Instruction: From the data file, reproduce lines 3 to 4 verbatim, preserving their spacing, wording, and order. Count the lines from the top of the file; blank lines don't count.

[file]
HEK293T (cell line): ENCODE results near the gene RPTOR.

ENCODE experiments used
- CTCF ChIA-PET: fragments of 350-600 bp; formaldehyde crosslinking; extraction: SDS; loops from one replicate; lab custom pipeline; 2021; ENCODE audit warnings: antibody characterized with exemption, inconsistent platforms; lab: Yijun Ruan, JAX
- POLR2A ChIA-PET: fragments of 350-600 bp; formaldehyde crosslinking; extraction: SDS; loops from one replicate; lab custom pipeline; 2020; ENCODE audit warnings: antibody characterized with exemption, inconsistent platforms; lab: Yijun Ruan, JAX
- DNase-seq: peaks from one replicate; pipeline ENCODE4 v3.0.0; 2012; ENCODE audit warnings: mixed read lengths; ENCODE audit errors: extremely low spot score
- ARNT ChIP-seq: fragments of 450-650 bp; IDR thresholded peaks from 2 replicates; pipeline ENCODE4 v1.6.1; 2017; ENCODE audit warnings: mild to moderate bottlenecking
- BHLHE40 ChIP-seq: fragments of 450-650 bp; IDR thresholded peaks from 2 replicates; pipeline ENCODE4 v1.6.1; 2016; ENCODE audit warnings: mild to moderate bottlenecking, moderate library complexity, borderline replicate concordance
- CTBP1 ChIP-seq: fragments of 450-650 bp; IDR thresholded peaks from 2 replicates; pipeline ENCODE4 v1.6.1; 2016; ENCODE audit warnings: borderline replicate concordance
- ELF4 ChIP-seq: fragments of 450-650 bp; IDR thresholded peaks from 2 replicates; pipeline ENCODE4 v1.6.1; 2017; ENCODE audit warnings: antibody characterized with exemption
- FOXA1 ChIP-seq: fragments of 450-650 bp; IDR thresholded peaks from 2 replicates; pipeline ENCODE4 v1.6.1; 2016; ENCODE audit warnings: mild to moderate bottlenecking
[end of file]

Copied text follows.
- CTCF ChIA-PET: fragments of 350-600 bp; formaldehyde crosslinking; extraction: SDS; loops from one replicate; lab custom pipeline; 2021; ENCODE audit warnings: antibody characterized with exemption, inconsistent platforms; lab: Yijun Ruan, JAX
- POLR2A ChIA-PET: fragments of 350-600 bp; formaldehyde crosslinking; extraction: SDS; loops from one replicate; lab custom pipeline; 2020; ENCODE audit warnings: antibody characterized with exemption, inconsistent platforms; lab: Yijun Ruan, JAX